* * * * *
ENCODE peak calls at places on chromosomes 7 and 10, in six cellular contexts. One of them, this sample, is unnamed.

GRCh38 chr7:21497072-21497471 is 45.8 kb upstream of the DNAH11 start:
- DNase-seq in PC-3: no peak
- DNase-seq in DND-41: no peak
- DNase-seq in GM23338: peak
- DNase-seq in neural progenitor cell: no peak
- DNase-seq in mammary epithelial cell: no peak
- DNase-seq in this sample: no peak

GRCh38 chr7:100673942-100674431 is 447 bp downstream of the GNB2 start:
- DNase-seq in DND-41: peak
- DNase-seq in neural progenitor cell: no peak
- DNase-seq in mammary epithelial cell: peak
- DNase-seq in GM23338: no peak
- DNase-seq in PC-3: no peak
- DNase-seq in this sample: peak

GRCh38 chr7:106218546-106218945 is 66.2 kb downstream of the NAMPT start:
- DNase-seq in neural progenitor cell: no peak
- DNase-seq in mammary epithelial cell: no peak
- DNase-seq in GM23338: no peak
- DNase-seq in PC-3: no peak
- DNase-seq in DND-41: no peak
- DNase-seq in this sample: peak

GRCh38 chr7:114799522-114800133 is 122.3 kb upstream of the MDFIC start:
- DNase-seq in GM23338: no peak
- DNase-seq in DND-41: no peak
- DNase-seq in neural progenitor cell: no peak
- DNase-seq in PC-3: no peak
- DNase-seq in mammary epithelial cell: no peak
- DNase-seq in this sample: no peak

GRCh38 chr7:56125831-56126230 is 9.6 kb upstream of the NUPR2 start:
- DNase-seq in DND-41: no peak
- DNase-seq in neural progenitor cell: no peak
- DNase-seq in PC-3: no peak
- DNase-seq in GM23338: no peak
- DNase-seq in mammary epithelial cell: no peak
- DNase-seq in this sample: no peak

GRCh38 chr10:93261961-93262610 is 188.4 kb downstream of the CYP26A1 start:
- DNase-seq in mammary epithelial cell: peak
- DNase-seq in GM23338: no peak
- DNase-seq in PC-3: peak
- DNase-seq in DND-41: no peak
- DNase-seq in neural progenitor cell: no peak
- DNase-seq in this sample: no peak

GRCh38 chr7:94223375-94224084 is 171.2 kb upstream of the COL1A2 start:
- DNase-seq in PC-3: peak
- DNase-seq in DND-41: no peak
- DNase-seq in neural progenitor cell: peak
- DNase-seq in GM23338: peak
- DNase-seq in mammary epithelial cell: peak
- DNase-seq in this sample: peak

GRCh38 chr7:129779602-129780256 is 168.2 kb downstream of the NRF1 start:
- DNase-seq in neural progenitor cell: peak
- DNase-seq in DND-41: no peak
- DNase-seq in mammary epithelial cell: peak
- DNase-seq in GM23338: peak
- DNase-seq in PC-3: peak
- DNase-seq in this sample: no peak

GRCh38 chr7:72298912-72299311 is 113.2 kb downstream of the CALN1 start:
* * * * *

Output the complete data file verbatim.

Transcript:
ENCODE peak calls at places on chromosomes 7 and 10, in six cellular contexts. One of them, this sample, is unnamed.

GRCh38 chr7:21497072-21497471 is 45.8 kb upstream of the DNAH11 start:
- DNase-seq in PC-3: no peak
- DNase-seq in DND-41: no peak
- DNase-seq in GM23338: peak
- DNase-seq in neural progenitor cell: no peak
- DNase-seq in mammary epithelial cell: no peak
- DNase-seq in this sample: no peak

GRCh38 chr7:100673942-100674431 is 447 bp downstream of the GNB2 start:
- DNase-seq in DND-41: peak
- DNase-seq in neural progenitor cell: no peak
- DNase-seq in mammary epithelial cell: peak
- DNase-seq in GM23338: no peak
- DNase-seq in PC-3: no peak
- DNase-seq in this sample: peak

GRCh38 chr7:106218546-106218945 is 66.2 kb downstream of the NAMPT start:
- DNase-seq in neural progenitor cell: no peak
- DNase-seq in mammary epithelial cell: no peak
- DNase-seq in GM23338: no peak
- DNase-seq in PC-3: no peak
- DNase-seq in DND-41: no peak
- DNase-seq in this sample: peak

GRCh38 chr7:114799522-114800133 is 122.3 kb upstream of the MDFIC start:
- DNase-seq in GM23338: no peak
- DNase-seq in DND-41: no peak
- DNase-seq in neural progenitor cell: no peak
- DNase-seq in PC-3: no peak
- DNase-seq in mammary epithelial cell: no peak
- DNase-seq in this sample: no peak

GRCh38 chr7:56125831-56126230 is 9.6 kb upstream of the NUPR2 start:
- DNase-seq in DND-41: no peak
- DNase-seq in neural progenitor cell: no peak
- DNase-seq in PC-3: no peak
- DNase-seq in GM23338: no peak
- DNase-seq in mammary epithelial cell: no peak
- DNase-seq in this sample: no peak

GRCh38 chr10:93261961-93262610 is 188.4 kb downstream of the CYP26A1 start:
- DNase-seq in mammary epithelial cell: peak
- DNase-seq in GM23338: no peak
- DNase-seq in PC-3: peak
- DNase-seq in DND-41: no peak
- DNase-seq in neural progenitor cell: no peak
- DNase-seq in this sample: no peak

GRCh38 chr7:94223375-94224084 is 171.2 kb upstream of the COL1A2 start:
- DNase-seq in PC-3: peak
- DNase-seq in DND-41: no peak
- DNase-seq in neural progenitor cell: peak
- DNase-seq in GM23338: peak
- DNase-seq in mammary epithelial cell: peak
- DNase-seq in this sample: peak

GRCh38 chr7:129779602-129780256 is 168.2 kb downstream of the NRF1 start:
- DNase-seq in neural progenitor cell: peak
- DNase-seq in DND-41: no peak
- DNase-seq in mammary epithelial cell: peak
- DNase-seq in GM23338: peak
- DNase-seq in PC-3: peak
- DNase-seq in this sample: no peak

GRCh38 chr7:72298912-72299311 is 113.2 kb downstream of the CALN1 start: